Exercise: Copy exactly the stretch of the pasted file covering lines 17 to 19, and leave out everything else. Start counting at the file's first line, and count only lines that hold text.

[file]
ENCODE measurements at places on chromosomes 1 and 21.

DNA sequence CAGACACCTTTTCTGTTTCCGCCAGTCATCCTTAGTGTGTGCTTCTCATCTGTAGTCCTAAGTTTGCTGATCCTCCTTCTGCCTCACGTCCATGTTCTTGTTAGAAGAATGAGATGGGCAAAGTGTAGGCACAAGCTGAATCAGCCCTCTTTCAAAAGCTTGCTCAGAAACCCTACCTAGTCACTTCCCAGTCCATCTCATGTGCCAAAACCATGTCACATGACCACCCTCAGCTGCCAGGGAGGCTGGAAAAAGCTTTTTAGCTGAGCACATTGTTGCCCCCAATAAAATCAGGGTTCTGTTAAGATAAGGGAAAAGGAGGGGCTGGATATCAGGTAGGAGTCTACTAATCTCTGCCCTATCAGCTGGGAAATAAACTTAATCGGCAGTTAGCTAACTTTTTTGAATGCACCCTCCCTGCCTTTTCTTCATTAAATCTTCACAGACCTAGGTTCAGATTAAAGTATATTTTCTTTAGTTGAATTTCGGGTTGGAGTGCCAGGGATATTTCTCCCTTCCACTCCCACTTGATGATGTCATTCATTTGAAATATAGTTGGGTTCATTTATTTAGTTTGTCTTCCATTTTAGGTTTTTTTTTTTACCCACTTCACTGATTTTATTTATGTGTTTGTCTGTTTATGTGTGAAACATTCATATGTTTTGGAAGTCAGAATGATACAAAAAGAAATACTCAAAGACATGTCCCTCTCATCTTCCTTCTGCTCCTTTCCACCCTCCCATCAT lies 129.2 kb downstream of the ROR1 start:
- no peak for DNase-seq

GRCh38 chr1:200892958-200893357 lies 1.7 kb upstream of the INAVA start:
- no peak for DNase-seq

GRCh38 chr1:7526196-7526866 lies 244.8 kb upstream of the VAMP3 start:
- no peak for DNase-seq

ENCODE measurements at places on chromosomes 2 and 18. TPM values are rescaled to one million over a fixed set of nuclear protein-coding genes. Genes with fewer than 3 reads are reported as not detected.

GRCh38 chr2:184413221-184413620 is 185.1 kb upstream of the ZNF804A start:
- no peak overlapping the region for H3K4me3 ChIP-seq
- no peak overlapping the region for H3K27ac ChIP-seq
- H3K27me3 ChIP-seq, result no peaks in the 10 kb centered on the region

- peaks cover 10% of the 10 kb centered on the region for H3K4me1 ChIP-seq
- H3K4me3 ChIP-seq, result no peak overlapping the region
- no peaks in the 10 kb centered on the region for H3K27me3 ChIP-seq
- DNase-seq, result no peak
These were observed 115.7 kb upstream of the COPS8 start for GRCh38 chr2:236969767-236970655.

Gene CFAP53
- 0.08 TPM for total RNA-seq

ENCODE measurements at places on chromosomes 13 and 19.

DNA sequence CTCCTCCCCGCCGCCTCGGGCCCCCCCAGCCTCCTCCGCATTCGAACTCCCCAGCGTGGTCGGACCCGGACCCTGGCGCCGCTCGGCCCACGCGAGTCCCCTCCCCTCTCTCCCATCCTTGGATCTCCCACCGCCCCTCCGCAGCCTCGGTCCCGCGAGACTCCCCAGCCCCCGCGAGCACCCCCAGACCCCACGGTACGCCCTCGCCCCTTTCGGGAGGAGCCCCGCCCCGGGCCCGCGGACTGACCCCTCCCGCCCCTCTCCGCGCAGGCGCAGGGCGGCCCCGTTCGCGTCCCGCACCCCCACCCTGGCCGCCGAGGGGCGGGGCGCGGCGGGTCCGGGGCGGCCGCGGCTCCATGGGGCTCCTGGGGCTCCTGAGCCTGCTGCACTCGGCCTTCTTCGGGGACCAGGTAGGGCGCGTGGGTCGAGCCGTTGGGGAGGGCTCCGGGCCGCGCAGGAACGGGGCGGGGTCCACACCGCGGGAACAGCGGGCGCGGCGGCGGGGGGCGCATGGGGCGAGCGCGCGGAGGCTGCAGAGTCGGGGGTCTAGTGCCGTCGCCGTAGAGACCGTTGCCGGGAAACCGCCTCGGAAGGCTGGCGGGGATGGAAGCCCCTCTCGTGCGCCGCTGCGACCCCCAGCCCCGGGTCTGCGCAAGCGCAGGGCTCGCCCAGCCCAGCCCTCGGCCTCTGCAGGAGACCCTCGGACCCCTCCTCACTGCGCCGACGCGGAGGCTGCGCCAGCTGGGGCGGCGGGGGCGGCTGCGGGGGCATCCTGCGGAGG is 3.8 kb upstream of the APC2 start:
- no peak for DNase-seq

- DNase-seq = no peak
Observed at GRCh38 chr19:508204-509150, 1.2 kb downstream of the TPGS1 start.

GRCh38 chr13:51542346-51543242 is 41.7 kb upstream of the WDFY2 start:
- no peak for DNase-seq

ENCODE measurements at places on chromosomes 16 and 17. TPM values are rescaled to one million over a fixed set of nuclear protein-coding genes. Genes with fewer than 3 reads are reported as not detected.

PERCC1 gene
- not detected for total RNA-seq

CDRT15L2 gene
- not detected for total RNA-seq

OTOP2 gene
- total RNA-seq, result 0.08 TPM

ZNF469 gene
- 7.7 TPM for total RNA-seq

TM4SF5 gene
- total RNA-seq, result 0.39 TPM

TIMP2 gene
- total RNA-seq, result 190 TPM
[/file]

These were observed 115.7 kb upstream of the COPS8 start for GRCh38 chr2:236969767-236970655.

Gene CFAP53
- 0.08 TPM for total RNA-seq